By Leah Fox
A stunning woman who was born with no uterus told her boyfriend that she couldn’t have children on their first date.
Lauren Cliffe, 25, had always wanted to be a mum, but at 16 she received the devastating diagnosis of the rare condition MRKH, a congenital disorder which means she was born without a womb.
Years later, after Lauren spent time backpacking around Australia and accepting her rare condition, she bumped into an acquaintance from school, Charlie Pauly, 29, and their romance blossomed.
On their first date, the pair began asking each other questions to get to know each other better, and the topic of children came up – when Lauren blurted that she couldn’t have children.
Now, the couple of four years, who run a popular travel blog together, want to raise awareness of MRKH and say in that moment on their first date, they fell in love.
Lauren, from Peterborough, who is sharing her experiences for the first time, said: “Growing up, I was always very maternal and I couldn’t wait to start my period like every other girl.
“I was always putting cushions under my top pretending I was pregnant and all I ever wanted was to have a family – it’s all I visioned in my future.
“But finding out I couldn’t have children at 16 was a real kick in the teeth.
“When I met Charlie in 2016, it was a couple of years after I’d finally accepted myself for having my condition.
“My brother always hung around with his brother so we knew of each other but we didn’t talk at the time.
“We bumped into each other in our local shopping centre and got talking after figuring out we had a lot in common, and began to spend more time with each other.
“On our first date we walked around our local reservoir – we’re both quite deep people and were asking each other questions from the start..
“Charlie said he volunteered in an orphanage in Cambodia when travelling and when we got onto the topic of marriage and kids, he said that he wanted to adopt and my eyes lit up.
“He was wondering why I was so happy about that and I said that I also wanted to adopt but he knew there was something more behind it.
“He asked more questions and I just blurted out that I can’t have kids.
“He was so accepting of it and really lovely – that made me fall for him a little bit more!”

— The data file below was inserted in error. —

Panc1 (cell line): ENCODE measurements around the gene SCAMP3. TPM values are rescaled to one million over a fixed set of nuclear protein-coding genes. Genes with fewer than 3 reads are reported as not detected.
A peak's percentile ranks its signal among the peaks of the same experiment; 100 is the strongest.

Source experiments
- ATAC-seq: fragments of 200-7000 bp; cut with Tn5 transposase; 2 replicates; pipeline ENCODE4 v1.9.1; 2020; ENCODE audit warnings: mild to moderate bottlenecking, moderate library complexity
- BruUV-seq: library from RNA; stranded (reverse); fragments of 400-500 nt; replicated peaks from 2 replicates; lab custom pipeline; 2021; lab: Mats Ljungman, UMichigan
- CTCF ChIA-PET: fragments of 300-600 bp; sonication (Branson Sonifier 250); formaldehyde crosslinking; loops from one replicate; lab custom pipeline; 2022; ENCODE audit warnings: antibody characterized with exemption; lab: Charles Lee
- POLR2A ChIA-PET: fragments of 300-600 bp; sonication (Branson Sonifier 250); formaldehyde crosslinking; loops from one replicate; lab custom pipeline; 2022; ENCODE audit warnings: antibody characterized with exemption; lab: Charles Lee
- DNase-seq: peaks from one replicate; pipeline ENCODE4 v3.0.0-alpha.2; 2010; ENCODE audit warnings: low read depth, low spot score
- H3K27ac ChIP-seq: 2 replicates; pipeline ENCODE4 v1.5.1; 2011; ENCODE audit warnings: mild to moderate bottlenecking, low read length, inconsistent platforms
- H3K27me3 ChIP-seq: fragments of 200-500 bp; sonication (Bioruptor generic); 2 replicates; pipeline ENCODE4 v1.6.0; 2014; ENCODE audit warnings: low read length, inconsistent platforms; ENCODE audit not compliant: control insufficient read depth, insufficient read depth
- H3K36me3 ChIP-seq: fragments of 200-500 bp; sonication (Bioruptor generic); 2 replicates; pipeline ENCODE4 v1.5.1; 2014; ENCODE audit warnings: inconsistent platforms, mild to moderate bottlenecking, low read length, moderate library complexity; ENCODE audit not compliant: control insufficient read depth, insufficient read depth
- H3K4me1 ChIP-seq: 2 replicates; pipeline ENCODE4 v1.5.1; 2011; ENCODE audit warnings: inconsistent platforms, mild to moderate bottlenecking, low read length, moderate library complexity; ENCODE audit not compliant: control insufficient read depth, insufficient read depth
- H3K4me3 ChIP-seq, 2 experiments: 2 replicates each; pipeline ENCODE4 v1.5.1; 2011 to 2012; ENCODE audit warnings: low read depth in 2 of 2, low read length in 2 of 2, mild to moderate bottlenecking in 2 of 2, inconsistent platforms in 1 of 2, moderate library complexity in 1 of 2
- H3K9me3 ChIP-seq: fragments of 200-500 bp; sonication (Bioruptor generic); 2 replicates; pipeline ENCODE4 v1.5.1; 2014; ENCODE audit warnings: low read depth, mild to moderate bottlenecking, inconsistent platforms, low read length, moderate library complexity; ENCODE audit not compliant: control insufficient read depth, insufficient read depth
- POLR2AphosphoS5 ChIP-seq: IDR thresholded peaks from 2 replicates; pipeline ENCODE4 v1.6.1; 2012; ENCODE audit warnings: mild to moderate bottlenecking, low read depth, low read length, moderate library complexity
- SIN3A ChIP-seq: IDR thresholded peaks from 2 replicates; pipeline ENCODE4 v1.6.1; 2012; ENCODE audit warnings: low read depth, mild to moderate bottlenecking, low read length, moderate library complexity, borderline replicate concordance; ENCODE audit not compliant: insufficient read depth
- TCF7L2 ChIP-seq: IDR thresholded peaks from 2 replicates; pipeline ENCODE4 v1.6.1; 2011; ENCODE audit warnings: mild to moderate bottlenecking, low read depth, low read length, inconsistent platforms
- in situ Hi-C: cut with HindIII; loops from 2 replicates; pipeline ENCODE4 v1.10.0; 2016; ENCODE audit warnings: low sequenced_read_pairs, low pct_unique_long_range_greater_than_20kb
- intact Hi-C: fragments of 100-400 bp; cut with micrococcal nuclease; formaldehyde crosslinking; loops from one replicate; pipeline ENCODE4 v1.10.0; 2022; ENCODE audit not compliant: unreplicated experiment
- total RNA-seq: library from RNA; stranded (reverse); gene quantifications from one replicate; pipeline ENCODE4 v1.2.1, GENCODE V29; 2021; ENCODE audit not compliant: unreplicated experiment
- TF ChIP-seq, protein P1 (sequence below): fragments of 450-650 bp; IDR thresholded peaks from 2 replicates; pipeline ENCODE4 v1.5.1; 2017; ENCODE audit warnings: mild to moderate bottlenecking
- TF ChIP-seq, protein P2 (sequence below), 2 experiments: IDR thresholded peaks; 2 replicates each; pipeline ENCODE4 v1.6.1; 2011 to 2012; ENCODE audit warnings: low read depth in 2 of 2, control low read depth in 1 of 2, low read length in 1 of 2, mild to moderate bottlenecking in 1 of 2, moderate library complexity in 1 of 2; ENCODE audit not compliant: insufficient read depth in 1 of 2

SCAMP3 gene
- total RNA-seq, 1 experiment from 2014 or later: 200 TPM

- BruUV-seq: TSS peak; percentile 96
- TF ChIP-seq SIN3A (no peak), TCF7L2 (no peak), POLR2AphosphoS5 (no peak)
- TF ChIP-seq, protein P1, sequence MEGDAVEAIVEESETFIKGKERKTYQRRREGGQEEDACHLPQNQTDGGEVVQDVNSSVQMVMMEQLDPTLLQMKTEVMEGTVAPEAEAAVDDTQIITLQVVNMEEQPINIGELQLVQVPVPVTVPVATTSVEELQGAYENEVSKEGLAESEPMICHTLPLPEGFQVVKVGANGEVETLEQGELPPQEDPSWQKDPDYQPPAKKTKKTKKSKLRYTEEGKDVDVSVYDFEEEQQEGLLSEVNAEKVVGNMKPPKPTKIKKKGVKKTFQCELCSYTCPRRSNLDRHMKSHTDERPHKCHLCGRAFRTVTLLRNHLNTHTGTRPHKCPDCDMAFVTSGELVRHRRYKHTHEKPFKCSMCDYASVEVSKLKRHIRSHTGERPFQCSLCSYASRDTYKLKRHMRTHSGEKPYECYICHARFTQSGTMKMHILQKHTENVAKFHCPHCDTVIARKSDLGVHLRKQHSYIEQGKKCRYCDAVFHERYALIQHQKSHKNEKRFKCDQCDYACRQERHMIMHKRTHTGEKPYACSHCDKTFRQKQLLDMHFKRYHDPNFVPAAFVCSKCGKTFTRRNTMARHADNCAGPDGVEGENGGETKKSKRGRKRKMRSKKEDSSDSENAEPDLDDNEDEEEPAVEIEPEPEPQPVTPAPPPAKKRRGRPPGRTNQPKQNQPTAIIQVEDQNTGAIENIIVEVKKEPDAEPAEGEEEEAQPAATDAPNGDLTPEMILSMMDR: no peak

At 15, Lauren decided to go to the doctors when she realised she hadn’t got her period yet, but they suggested she could just be a late bloomer.
A year later, she went back with the same issue and was referred for an ultrasound and blood tests, and eventually diagnosed with MRKH in 2010.
Lauren said: “When I was having the ultrasound, the nurse seemed so confused.
“It was hard to take in at the beginning and I just kept it to myself.
“I carried the weight of the world on my shoulders. I felt so out of place in my own body. I was a stranger in my own skin.
“If a girl asked me to borrow a tampon I’d get embarrassed and flustered – I felt like I couldn’t just say that I didn’t have a tampon, it was really hard to deal with.
“People in college used to ask what pill I was on and it put me under a lot of pressure trying to know all the answers when I hadn’t taken a pill or used a tampon because I didn’t have periods.”
But soon after finishing school, Lauren found passion in travelling, and eventually came to accept herself for who she was.
By the time she met Charlie, she felt like there was nothing to hide, and admitted she couldn’t have children on their first ever date.
Four years strong, the couple now have a travel Instagram page – @charlieandlauren_ – with over 200,000 followers, and recently Lauren has spoken out about her condition in hopes of helping other women.
She said: “I had already completely accepted my condition but I still always had it as my little secret because it made me feel unique and special.
“I’d still dread the questions of when I’m going to have a child so releasing it publicly was the second stage of acceptance for me.
“I’d only started learning about MRKH a few months ago by joining groups – I learnt so much more about it and I was so interested in the condition which made me want to share the knowledge.
“I feel so happy that by explaining that I have MRKH that more people know what it is.”
Lauren and Charlie now hope to adopt a child in the future and want to continue spreading awareness of MRKH.
She added: “It’s such a private subject because we feel as females that we were born to reproduce and that’s our mission in life but it’s so important to get the word out that this does happen to some women.
“I’ve decided I want to be open about this, because every year, another girl gets dealt with this hand, and I want her to know that she doesn’t have to navigate this life alone.”
You can follow Charlie & Lauren’s journey here:
Travel blog: www.wanderersandwarriors.com